geeves New Zealand Subscriber

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    tea bags contain real tea (mostly) Ive never heard of the gum leaf before but a handful of them might make tea palatable.
    Same trick would probably work with coffee grouts
     
  9. RodH

    RodH Canada Subscriber

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    Well I've messed with it a bit: tried to better centre the flame bowl and flame plate and very lightly by hand ran a fine bit in the jet camfer to remove any burrs or roughness. 123 flame is still somewhat lope-sided but then I compared it to my early '50's 71 and it's also lope-sided so I've decided that as I'm from the mid '40's and am also a bit lope-sided, new hip op didn't go quite right, then maybe that's the way it's supposed to be. They both boil a billy in no time and so I won't sweat the small stuff. Guys, many thanks for the advice. As they say "experience come from bad experience".
     
  10. fire bug

    fire bug United States Subscriber

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    Could the burner housing (bell shaped thingy) be bent slightly off center? If you have some sort of turn table you could spin it and see if it wobbles, or simple try giving it a half turn and see if the flame comes out the other side of teh stove then. you could also just try pressing the housing towards where the flame is largest and see if that can center the flame for you. I'd do it when the stove was cold as I'm certain if I left that part out someone would feel obligated to mention it :)

    Good luck! It shouldn't take much pressure at all to move it.
     
  11. RodH

    RodH Canada Subscriber

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    Hey Bug,
    Yes, I think the flame bell is/was a tiny bit off-centre and have given it a bit of a push in the right direction and things look a bit better now. At this stage I've chosen not to get too concerned about the small stuff and am happy that I'm still able to mess around with stoves, lamps, and the other things that I enjoy. Nothing like a close friend's or family member's passing to bring the important stuff into focus.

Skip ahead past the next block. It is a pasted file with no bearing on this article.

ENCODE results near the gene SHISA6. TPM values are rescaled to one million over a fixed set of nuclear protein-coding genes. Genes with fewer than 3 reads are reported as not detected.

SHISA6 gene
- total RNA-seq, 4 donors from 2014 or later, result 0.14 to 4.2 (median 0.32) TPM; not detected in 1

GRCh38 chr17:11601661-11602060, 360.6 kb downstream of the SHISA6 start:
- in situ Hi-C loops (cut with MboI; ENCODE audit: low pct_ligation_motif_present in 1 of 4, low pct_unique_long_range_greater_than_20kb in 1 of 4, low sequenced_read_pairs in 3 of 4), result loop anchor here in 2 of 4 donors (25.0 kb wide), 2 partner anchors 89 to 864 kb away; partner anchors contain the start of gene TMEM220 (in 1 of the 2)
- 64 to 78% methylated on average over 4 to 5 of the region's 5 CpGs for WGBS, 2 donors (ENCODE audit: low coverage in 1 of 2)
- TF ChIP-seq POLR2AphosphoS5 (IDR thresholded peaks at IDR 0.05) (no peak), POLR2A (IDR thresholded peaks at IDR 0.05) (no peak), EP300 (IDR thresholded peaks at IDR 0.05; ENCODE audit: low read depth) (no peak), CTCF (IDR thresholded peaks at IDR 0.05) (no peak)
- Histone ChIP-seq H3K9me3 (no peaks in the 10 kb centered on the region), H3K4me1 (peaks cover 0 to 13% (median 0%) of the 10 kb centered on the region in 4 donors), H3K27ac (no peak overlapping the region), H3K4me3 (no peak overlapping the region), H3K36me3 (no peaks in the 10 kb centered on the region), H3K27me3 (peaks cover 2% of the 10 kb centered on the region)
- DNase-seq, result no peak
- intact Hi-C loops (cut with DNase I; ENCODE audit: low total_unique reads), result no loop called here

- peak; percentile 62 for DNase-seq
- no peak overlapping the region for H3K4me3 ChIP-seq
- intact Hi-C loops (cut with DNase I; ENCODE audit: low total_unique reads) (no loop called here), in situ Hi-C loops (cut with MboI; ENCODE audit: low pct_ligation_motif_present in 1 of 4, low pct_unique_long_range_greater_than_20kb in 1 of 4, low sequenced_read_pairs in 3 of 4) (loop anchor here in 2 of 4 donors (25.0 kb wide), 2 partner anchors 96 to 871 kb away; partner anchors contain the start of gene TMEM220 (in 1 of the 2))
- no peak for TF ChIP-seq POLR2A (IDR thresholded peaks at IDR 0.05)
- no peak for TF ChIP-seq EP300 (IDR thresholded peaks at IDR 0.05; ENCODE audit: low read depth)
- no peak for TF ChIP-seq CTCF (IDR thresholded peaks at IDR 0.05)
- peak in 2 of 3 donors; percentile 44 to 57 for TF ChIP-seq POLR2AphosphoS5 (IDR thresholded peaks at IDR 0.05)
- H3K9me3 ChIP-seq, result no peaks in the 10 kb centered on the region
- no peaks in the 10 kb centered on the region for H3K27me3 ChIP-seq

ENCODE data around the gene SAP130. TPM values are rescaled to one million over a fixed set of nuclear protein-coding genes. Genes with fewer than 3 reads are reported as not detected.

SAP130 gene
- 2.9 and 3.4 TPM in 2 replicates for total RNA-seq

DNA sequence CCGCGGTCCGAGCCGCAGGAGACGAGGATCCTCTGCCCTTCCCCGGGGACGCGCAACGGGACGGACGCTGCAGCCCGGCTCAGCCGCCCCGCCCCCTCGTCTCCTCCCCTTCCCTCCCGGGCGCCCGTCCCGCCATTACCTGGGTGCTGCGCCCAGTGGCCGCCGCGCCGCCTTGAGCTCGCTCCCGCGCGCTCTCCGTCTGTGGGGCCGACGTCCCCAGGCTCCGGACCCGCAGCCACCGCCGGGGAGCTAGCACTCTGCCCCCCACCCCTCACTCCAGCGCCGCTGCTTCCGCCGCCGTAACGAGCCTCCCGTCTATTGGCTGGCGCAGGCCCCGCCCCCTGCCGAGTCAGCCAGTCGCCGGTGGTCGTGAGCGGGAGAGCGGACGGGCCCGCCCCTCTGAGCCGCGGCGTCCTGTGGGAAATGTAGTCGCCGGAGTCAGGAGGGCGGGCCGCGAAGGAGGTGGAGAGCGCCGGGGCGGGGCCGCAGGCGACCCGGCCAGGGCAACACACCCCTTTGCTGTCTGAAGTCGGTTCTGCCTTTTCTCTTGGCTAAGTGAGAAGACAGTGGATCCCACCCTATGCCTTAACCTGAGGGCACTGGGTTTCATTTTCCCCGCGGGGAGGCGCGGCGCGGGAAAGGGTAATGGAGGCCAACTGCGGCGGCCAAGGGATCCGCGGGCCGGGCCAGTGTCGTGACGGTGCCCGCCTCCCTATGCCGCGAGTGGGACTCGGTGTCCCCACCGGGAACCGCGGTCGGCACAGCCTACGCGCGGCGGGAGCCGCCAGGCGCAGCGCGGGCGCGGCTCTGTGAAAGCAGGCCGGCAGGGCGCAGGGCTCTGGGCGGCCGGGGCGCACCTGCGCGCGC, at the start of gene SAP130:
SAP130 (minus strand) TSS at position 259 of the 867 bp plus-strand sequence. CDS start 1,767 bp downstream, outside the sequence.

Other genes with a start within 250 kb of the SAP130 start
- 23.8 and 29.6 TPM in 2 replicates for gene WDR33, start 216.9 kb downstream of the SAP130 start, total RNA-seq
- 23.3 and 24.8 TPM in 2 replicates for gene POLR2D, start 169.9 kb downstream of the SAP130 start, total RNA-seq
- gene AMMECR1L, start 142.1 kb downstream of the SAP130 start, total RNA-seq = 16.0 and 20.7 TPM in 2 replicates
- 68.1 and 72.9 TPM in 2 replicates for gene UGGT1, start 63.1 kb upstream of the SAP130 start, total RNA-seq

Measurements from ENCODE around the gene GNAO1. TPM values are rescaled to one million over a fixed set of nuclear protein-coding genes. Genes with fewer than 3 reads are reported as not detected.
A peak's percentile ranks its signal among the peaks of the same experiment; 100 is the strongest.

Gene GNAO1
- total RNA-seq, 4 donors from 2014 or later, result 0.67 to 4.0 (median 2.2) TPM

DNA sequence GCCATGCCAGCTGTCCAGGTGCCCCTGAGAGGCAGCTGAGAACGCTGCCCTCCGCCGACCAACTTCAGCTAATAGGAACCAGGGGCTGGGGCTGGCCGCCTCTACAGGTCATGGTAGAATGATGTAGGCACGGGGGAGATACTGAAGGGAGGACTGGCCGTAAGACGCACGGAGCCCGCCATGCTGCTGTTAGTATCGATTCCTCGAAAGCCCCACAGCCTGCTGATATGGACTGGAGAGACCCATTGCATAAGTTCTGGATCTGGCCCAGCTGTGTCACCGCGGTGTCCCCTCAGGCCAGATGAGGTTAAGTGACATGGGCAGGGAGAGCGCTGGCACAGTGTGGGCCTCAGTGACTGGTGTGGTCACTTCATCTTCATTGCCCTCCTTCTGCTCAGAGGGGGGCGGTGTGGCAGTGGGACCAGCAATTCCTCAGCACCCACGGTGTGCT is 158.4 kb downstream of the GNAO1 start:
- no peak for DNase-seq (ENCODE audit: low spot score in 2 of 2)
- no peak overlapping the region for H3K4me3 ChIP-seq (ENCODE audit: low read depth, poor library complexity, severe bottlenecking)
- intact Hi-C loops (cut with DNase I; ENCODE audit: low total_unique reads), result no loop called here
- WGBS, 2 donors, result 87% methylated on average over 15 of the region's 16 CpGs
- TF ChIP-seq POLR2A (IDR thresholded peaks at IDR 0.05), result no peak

best,

    Rod
     
  12. Viscara United States

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    Wow... all this talk about the jet and modify or enlarging the hole or sticking drill bits into it. All very harsh solutions and drastic measures before checking the obvious which is the flame spreader. The Flame spreader is usually the most obvious and usually the likely culprit. The flame spreaders are always bent or yanked off a burner bell or they fall off and people bang them around or step on them. Thus bending the shape of the flame spreader a bit especially the tabs that sit on a burner bell. Then you have someone tinker with the spreader plate trying to get it right and the "CURVE" of the spreader is miss aligned or the parabolic shape of the spreaders is distorted. Which in turn favors the spread of the flame just like sticking your finger in the center of a water spout. Ever do that put a spoon under the faucet? move the spoon a fraction of a inch and the water shoots different directions. Same for the flame spreader bend those tabs or dent or put a flat spot on that spreader and the flame goes in a different direction. Trust me play with the tabs and the center point of the spreader and see how the flame moves when you put it back on. If you need to reshape it mark it with a center punch by scoring a dot so you know where to work from.
     
  13. snwcmpr United States

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    @RodH
    @Viscara
    I agree. The bell, too.
    Easy to spin the bell to determine the cause. Easy to flatten the flame spreader. Best done after the brass has been annealed.

    I only mentioned the drill to assist gas exit:
    "I have put a very slight chamfer on that hole sometimes to assist the spray at the exit hole."
    Note the word slight. Not an enlargement of the jet hole.

    Ken in NC
     
  14. ArchMc

    ArchMc United States Subscriber

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    The chamfer also aids in pricking the jet, especially in the dark.

    ....Arch
     
  15. snwcmpr United States

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    Good point